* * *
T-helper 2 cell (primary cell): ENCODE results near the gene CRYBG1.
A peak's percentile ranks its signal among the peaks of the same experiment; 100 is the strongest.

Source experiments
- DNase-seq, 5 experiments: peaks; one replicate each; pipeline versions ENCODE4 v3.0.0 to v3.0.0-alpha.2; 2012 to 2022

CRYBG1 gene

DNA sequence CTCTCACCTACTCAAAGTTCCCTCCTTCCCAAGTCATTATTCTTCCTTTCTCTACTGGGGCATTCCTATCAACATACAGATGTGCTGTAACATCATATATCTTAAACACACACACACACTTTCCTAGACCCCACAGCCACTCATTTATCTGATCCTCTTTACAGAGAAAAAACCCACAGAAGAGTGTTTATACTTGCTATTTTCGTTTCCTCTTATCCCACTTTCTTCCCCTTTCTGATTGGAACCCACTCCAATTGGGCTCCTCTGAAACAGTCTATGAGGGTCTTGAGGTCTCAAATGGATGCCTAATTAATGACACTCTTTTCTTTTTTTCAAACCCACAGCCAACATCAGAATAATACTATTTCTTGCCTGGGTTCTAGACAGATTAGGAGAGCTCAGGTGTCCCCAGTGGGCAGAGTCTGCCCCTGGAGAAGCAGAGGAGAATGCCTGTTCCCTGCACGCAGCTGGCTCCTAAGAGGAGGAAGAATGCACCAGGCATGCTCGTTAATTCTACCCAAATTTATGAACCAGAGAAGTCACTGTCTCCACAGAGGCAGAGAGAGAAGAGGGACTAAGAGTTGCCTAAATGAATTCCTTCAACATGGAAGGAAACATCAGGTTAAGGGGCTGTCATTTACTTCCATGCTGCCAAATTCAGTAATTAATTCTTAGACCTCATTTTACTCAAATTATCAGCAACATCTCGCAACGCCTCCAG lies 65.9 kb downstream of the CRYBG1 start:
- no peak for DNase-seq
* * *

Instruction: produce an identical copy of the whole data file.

T-helper 2 cell (primary cell): ENCODE results near the gene CRYBG1.
A peak's percentile ranks its signal among the peaks of the same experiment; 100 is the strongest.

Source experiments
- DNase-seq, 5 experiments: peaks; one replicate each; pipeline versions ENCODE4 v3.0.0 to v3.0.0-alpha.2; 2012 to 2022

CRYBG1 gene

DNA sequence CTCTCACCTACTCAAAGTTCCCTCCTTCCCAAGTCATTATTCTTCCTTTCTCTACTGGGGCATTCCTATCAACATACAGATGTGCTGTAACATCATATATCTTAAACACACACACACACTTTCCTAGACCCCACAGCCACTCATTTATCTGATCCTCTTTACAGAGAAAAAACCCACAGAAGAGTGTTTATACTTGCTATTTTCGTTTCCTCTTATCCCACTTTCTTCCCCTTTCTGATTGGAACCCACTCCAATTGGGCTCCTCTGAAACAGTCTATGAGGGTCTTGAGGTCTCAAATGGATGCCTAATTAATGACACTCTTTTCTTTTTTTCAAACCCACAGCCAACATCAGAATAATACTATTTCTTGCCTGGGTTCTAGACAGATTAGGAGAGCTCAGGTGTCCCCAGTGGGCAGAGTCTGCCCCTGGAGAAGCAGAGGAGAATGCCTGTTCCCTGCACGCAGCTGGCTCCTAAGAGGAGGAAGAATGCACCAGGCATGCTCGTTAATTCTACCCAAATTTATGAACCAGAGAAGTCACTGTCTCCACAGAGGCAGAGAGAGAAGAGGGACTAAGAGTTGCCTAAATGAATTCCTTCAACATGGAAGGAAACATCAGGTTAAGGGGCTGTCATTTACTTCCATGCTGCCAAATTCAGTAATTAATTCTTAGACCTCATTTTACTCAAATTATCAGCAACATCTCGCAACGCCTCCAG lies 65.9 kb downstream of the CRYBG1 start:
- no peak for DNase-seq